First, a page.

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In Bob we trust
He may have been making music for over 40 years, but Bob Dylan remains as vital a force as ever.
Francis Jones, 07 Jun 2006
Having recently turned 65, Bob Dylan is one senior citizen who refuses to be pensioned off. After more than 40 years in the spotlight, he is still capable of re-inventing himself and his songs. He remains utterly relevant and hugely influential.
He is commonly lauded as the Voice of a Generation, but it is not a description he welcomes.
Eschewing such a clumsy and limiting term, Dylan has continually signalled his refusal to deal in nostalgia narcotics. He is constantly evolving, having changed everything from his religion to his very name. Live shows are a riot of reinterpretation and adventure, mingling a myriad of musical variables. He changes the line-up of his backing bands and throws arrangements out the window with abandon, ensuring that no two concerts are the same. Besides, so prolific has he been that predicting the lotto numbers seems infinitely easier than foretelling a Dylan set list.
For sure, recent live shows provide an indication of what we might expect. Reports from May’s Florida gigs have been wholly positive, Dylan indulging the fans rather than himself and playing classics such as ‘Girl Of The North Country’, ‘Highway 61 Revisited’ and ‘Mr. Tambourine Man’. And if that isn’t enough to have you yelping in fevered anticipation, then what about the fact that he has been encoring with ‘Like A Rolling Stone’ and ‘All Along The Watchtower’? Of course this may all change by the time he lands on Irish soil, but in truth that is part of the charm of a Dylan performance: we do not go to see him merely on the promise of hearing our favourite songs.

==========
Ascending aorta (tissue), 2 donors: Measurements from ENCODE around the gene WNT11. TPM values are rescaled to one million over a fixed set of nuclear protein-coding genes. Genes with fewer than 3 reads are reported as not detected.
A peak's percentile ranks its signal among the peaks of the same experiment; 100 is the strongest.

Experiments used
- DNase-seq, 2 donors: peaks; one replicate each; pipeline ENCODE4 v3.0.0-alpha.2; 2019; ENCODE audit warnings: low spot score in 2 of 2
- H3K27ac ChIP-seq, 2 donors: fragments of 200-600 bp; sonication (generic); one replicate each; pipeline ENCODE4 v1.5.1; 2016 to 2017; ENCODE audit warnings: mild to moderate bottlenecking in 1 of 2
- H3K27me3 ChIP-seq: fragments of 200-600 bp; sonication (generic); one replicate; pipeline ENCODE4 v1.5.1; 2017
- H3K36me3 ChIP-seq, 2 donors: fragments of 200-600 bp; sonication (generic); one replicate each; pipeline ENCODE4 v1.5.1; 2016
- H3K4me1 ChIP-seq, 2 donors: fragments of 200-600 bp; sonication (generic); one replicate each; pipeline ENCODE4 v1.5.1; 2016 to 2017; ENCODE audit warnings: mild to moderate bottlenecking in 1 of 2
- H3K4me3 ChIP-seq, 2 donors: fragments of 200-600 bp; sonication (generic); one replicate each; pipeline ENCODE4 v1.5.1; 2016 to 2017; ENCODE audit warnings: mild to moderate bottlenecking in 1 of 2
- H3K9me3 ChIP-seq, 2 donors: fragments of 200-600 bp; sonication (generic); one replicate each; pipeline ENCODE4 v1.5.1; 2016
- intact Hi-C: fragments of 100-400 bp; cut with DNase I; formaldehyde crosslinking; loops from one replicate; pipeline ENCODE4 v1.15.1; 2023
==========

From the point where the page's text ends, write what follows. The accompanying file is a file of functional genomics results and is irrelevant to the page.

We go because Dylan is truly one of the greats. We go because he has written so many magnificent, and as it happens culture-changing, songs of remarkable enduring resonance. We go just to hear that extraordinary voice.
Younger readers may not know the Dylan story. By 1962, he had cast aside his birth name, Robert Zimmerman, and his debut album was released titled simply Bob Dylan. Even in those early years, his music had an emotional and intellectual reach that was hugely impressive. With songs like ‘A Hard Rain’s A Gonna Fall’ and ‘Blowin’ In The Wind’ Dylan struck a chord and he was hailed as the figurehead of the anti-war, anti-racism movement of the 1960s. However, Dylan proved himself too contrary for any movement to contain and there was a major controversy when he went electric with the magnificent Bringing It All Back Home, released in 1965.